Conducting a Risk Assessment
In the face of the recent global financial crisis, investors have become increasingly concerned about the risk profile of corporate compensation programs. Responding to this widespread anxiety, the Securities and Exchange Commission now requires public companies to address the relationship between their compensation policies and practices and excessive risk-taking in their proxy statement.
What Are We Required To Do?
Starting this year, a public company must discuss how it evaluates and manages the relationship between its programs for compensating its executives and other employees and risk-taking in its proxy statement to the extent that these risks are reasonably likely to have a material adverse effect on the company. In complying with this new requirement, there are four key points to keep in mind:
- Disclosure is required only if compensation-related risks are reasonably likely to have a material effect on your company;
- This material effect must be harmful to the company; and
- In making this determination, you
» Assess the impact of these risks on the company as a whole; and
» May consider your policies and practices (as well as other controls) that mitigate these risks.
How Do We Assess Our Compensation-Related Risks?
To determine whether disclosure is required, a company must first assess the risks arising from its compensation policies and practices – including those covering its non-executive employees. This involves establishing a process to identify the risks that are either introduced or encouraged by your compensation plans and arrangements and evaluate how you monitor and manage these risks.
While this process will vary from company to company depending on various factors, such as size, maturity, structure, industry, compensation philosophy, and program design, for most companies it will involve:
- Identifying your existing risk management framework and key business risks to understand the risks that may materially affect your company;
Identifying the compensation plans that are most likely to impact these risks – or introduce new risks (primarily executive compensation plans, but also significant non-executive plans, and any incentive plans without payout limits); and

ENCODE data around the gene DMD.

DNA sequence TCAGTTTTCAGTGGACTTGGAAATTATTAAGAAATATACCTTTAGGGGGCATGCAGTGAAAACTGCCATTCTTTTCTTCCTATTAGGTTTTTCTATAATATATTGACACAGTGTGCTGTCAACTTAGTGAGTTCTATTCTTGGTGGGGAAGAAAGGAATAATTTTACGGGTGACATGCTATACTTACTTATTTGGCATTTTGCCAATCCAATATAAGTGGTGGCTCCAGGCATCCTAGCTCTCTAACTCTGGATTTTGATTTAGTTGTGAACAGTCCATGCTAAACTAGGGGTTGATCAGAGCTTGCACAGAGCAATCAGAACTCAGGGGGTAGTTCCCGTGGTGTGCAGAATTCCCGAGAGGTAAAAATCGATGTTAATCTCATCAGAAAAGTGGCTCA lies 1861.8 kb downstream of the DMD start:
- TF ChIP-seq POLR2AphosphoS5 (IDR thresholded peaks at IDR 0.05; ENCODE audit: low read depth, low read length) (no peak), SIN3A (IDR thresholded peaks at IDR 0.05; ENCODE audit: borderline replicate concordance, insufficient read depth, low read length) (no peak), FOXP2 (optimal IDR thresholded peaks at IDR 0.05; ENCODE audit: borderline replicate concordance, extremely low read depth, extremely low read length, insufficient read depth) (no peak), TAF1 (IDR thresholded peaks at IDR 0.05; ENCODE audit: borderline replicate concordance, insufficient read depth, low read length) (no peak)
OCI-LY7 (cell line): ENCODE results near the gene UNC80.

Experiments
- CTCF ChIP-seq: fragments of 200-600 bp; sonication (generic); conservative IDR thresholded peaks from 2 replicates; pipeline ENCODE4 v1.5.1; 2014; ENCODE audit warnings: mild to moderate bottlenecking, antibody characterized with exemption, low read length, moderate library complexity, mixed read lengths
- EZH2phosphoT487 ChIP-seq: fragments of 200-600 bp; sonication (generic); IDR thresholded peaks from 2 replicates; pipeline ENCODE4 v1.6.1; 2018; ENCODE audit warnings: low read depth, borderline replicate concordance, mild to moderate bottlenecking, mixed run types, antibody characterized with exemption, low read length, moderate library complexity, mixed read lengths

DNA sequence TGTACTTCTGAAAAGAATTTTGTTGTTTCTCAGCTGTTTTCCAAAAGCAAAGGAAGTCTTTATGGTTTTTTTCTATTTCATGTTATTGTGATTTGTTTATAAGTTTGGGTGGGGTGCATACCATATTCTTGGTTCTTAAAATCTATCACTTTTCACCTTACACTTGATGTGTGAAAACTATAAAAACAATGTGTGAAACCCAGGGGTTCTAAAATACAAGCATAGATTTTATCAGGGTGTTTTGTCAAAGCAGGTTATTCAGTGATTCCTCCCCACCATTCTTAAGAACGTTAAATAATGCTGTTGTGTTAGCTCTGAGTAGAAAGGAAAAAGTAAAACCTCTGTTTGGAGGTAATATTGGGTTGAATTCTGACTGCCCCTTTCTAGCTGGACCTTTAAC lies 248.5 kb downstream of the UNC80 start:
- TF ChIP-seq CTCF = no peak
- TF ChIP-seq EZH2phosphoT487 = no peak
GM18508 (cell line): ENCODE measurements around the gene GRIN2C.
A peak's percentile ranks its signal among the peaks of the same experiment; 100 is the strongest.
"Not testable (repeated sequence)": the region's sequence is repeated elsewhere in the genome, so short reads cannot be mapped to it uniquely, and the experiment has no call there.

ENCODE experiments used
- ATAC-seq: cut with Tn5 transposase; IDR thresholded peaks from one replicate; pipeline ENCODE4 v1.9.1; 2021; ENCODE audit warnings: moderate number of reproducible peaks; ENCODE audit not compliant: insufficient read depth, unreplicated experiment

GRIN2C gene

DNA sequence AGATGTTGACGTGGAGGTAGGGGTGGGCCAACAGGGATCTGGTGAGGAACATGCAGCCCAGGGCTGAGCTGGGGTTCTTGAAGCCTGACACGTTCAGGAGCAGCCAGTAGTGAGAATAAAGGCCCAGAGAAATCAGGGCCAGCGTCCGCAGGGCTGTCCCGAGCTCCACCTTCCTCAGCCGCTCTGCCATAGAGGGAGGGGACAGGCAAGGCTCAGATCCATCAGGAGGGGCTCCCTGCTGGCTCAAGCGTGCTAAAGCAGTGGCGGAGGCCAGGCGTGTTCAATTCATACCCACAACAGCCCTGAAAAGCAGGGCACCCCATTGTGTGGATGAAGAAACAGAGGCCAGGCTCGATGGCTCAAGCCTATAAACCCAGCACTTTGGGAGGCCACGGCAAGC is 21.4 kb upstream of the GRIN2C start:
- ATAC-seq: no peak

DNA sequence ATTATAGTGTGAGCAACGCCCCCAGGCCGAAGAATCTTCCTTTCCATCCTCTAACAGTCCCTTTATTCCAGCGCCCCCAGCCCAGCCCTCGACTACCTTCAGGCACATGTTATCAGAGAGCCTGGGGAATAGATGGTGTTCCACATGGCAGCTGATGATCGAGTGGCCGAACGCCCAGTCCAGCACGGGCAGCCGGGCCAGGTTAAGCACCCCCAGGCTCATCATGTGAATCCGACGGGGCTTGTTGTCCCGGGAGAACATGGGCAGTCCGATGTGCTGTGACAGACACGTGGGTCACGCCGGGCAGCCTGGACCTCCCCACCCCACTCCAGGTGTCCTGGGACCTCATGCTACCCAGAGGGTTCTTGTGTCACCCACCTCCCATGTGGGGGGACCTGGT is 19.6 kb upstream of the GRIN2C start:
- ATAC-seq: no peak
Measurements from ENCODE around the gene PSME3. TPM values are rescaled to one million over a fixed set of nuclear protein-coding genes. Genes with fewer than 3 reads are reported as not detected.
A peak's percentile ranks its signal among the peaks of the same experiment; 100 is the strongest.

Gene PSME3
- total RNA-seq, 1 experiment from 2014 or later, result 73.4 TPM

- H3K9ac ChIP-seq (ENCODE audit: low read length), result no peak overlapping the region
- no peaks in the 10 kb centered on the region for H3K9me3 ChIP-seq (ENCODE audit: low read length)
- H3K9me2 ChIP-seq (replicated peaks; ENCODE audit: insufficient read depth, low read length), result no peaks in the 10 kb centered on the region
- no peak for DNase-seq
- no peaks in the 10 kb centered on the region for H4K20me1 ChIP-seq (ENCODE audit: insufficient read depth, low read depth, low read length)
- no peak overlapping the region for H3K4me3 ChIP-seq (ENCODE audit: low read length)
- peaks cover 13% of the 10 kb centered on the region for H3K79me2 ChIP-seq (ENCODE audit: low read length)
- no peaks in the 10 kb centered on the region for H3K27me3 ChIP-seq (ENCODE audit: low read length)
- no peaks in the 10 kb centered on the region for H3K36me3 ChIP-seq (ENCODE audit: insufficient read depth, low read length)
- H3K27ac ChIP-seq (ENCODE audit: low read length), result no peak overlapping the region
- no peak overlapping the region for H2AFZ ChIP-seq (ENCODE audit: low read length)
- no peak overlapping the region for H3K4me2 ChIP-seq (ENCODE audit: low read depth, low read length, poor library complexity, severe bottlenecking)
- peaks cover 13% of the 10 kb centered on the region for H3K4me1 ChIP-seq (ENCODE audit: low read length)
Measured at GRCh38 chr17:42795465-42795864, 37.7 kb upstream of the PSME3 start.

- Balancing these risks against your existing internal control systems and compensation program safeguards to see whether these risks are reasonably likely to have a material adverse effect on your company.
It is important to remember that this is not a mandate to eliminate risk. Companies are in the business of taking risks and using compensation as a means to promote and reward risk-taking that furthers their strategic and operational objectives. Instead, this process is intended to confirm that a company has adequate controls in place to ensure that its incentives are reasonable and balanced, aligned to appropriate performance measures, and produce results that are both substantive and sustainable.
Who Should Conduct the Assessment?
Typically, the board of directors, or the board audit committee, is responsible for overseeing a company’s risk management process. We believe that, at many companies, the audit committee will direct the risk assessment, either conducting the evaluation itself or directing management to perform this task for its review. We further expect that the board compensation committee, given its central role in designing and administering the company’s compensation programs, will be actively involved in the risk assessment process.
Need Assistance in Developing or Conducting Your Risk Assessment?
Compensia has significant experience in helping companies evaluate the design and objectives of their executive compensation programs. We’ve also developed a series of tools to assist companies in designing and conducting a compensation-related risk assessment. If you have any questions on the subjects addressed in this Thoughtful Pay Alert or would like assistance in assessing the risks associated with your executive com-pensation policies and practices, please feel free to contact us.
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